She was then docked a point for a second violation after smashing her racket, followed by a penalty in which she lost a game because of "verbal abuse" of the chair umpire.
In The Times report, one anonymous official told the outlet about umpires building solidarity with each other against Williams, as they believe the United States Tennis Association sold out Ramos by not defending him against Williams' claims of sexism and insults during the match.
One source, who has been privy to some of the discussions, said: "Umpires don't have any independent means of representation and are employed by the governing bodies".
Ramos followed the rule book to a tee. That match descended into chaos - with thousands of spectators booing and both players crying during the trophy ceremony - after Williams confronted Ramos about his rulings.
The tournament referee's office fined Williams $17,000 for infractions during her U.S. Open final match.
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"You're told to just turn around and try to focus, so I tried to do that, but in my mind I was sort of...like, I really wanted to know what was going on".
"The umpiring fraternity is thoroughly disturbed at being abandoned" by officials with the Women's Tennis Association who questioned Ramos' rulings in such a high-profile contest, Ings said.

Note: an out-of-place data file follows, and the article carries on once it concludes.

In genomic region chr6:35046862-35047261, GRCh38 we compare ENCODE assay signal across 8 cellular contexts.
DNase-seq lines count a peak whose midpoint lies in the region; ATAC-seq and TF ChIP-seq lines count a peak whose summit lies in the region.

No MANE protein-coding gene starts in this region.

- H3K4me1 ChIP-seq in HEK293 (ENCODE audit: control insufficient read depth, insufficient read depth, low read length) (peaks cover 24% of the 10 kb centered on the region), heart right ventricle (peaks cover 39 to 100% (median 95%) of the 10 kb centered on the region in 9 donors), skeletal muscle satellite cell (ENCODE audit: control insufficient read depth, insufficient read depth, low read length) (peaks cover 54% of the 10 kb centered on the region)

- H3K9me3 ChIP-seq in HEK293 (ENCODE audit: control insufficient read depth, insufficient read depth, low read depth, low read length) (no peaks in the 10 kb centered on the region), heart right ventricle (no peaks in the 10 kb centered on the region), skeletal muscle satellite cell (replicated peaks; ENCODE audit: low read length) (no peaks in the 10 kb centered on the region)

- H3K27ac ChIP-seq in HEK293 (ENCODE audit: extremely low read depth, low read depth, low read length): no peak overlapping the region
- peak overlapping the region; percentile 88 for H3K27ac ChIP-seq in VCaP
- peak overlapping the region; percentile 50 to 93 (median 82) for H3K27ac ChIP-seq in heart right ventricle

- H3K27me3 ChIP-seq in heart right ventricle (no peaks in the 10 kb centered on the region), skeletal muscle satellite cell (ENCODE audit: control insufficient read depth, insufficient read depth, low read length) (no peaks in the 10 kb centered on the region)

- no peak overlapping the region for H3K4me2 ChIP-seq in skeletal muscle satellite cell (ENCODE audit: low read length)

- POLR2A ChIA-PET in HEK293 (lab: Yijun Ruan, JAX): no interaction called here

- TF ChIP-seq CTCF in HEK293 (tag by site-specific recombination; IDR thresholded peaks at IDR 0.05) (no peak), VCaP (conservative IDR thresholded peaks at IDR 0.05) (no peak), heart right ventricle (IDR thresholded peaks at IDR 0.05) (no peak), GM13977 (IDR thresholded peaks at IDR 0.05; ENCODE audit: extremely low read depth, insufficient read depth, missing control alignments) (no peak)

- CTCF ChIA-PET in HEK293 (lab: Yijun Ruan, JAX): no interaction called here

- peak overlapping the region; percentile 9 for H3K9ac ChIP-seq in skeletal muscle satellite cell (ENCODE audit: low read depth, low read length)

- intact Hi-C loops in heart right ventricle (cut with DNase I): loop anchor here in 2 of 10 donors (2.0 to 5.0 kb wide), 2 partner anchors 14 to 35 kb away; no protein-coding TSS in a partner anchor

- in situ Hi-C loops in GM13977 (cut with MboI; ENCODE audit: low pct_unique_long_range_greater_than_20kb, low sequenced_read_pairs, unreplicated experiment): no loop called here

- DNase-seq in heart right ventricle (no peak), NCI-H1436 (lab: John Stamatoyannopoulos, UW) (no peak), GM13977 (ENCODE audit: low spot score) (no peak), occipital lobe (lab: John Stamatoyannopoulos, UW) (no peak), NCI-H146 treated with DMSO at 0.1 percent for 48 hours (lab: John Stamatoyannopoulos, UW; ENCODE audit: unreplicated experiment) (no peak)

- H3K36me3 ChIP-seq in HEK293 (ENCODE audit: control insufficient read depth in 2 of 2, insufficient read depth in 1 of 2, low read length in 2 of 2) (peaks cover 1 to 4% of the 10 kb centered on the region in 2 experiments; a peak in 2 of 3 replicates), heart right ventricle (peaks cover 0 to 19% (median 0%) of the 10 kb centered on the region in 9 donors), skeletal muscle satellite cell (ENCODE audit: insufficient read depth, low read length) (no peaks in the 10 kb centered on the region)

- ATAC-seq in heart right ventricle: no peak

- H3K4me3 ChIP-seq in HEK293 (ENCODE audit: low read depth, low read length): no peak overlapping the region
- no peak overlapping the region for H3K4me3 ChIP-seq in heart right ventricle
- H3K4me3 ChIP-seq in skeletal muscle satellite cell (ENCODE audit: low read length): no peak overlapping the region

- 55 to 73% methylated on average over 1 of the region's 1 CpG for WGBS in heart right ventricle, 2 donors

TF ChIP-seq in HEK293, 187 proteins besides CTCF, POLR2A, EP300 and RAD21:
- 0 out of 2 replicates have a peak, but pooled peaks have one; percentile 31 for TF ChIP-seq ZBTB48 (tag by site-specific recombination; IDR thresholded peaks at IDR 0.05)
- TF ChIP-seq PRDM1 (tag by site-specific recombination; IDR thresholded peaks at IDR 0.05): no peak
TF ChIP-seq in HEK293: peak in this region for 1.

Umpires are not allowed to speak out publicly under the terms of their contracts, and are employed by the Grand Slams and men's and women's tours, which means many are reluctant to say anything for fear of losing their jobs.
But former British number one Annabel Croft didn't think Carlos Ramos was sexist, rather that he's a strict official "who takes nothing from any opponent whether they're male or female".
"Several things went very wrong during the U.S. Open women's finals today", posted retired tennis star Billie Jean King. "She's passionate. She was speaking out and I think for Ramos, he was a little defensive at that point, and was fed up as opposed to saying, 'Okay, let's get back to business, '" Adams said.
"I'm fine, given the circumstances", he told the publication.
However, the world's third-ranked men's player does not necessarily agree with the assessments of Williams and WTA chief executive Steve Simon that umpires treat women players differently from men.